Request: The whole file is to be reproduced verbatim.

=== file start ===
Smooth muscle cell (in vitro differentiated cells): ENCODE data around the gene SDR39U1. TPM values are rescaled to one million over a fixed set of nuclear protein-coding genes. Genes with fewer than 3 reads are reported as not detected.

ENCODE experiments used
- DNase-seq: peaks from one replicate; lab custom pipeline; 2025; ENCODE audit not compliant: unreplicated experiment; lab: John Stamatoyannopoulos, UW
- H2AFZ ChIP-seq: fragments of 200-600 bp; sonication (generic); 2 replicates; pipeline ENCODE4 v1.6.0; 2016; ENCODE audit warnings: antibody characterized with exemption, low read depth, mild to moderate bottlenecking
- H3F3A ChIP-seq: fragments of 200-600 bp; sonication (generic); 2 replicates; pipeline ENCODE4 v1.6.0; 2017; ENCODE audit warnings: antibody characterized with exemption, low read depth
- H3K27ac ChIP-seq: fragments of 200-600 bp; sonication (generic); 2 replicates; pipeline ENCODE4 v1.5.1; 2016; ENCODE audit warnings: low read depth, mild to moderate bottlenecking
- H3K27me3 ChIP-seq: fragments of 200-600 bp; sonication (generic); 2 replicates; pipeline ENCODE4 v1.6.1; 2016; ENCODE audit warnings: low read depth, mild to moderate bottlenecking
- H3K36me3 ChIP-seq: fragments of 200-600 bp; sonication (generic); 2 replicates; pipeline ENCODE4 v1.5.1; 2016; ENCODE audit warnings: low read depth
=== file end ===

Smooth muscle cell (in vitro differentiated cells): ENCODE data around the gene SDR39U1. TPM values are rescaled to one million over a fixed set of nuclear protein-coding genes. Genes with fewer than 3 reads are reported as not detected.

ENCODE experiments used
- DNase-seq: peaks from one replicate; lab custom pipeline; 2025; ENCODE audit not compliant: unreplicated experiment; lab: John Stamatoyannopoulos, UW
- H2AFZ ChIP-seq: fragments of 200-600 bp; sonication (generic); 2 replicates; pipeline ENCODE4 v1.6.0; 2016; ENCODE audit warnings: antibody characterized with exemption, low read depth, mild to moderate bottlenecking
- H3F3A ChIP-seq: fragments of 200-600 bp; sonication (generic); 2 replicates; pipeline ENCODE4 v1.6.0; 2017; ENCODE audit warnings: antibody characterized with exemption, low read depth
- H3K27ac ChIP-seq: fragments of 200-600 bp; sonication (generic); 2 replicates; pipeline ENCODE4 v1.5.1; 2016; ENCODE audit warnings: low read depth, mild to moderate bottlenecking
- H3K27me3 ChIP-seq: fragments of 200-600 bp; sonication (generic); 2 replicates; pipeline ENCODE4 v1.6.1; 2016; ENCODE audit warnings: low read depth, mild to moderate bottlenecking
- H3K36me3 ChIP-seq: fragments of 200-600 bp; sonication (generic); 2 replicates; pipeline ENCODE4 v1.5.1; 2016; ENCODE audit warnings: low read depth